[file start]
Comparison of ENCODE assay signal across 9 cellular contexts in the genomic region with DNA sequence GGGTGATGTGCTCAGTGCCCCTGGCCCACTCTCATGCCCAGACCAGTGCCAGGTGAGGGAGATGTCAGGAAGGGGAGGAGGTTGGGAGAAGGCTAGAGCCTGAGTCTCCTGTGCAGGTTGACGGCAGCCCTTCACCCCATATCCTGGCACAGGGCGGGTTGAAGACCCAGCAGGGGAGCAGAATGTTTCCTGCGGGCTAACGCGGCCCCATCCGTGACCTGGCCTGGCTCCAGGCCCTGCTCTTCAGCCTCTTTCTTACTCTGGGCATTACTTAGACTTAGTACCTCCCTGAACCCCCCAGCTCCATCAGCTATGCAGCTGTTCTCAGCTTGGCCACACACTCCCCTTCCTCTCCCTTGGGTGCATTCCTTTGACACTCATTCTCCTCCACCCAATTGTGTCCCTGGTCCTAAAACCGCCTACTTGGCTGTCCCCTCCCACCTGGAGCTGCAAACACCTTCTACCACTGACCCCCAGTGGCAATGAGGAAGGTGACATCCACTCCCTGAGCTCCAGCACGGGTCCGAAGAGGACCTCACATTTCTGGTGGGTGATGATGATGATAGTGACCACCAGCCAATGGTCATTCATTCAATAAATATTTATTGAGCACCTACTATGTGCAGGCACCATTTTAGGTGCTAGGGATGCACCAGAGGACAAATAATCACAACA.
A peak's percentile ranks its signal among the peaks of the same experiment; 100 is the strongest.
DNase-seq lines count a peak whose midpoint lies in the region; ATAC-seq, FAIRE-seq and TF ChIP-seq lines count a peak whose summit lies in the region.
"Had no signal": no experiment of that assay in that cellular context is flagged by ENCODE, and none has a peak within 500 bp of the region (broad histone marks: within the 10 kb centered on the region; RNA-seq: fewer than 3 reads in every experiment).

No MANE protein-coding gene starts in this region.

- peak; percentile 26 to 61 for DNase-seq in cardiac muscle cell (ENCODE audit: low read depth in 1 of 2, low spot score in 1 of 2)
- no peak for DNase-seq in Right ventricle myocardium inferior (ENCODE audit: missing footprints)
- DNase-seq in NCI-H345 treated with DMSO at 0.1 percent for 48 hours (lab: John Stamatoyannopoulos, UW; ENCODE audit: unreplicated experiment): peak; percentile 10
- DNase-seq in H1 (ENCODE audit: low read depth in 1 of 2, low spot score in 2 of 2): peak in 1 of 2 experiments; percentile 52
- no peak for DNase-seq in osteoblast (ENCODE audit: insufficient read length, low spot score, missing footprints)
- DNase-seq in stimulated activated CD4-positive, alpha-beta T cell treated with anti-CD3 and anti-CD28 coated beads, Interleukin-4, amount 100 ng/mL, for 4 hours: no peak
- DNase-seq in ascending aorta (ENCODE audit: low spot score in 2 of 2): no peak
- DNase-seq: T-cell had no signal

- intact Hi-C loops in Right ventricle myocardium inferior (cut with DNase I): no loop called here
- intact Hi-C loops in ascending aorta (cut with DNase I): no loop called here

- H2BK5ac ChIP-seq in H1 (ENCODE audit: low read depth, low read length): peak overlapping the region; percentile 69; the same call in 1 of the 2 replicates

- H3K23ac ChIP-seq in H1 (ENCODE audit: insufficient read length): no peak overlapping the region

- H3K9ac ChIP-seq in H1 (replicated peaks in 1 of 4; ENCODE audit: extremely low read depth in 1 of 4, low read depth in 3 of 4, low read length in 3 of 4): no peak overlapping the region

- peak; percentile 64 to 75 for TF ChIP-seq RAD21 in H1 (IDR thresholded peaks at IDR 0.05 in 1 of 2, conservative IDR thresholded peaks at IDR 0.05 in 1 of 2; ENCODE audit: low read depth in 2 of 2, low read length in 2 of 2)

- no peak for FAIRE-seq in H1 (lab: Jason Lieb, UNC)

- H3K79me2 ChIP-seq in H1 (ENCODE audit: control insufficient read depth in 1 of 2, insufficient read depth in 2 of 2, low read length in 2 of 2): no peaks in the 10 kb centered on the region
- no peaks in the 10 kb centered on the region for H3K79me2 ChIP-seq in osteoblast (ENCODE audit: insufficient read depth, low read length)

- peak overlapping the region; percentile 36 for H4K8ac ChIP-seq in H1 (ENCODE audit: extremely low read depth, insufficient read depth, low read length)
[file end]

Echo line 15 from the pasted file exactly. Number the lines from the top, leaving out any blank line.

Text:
- intact Hi-C loops in ascending aorta (cut with DNase I): no loop called here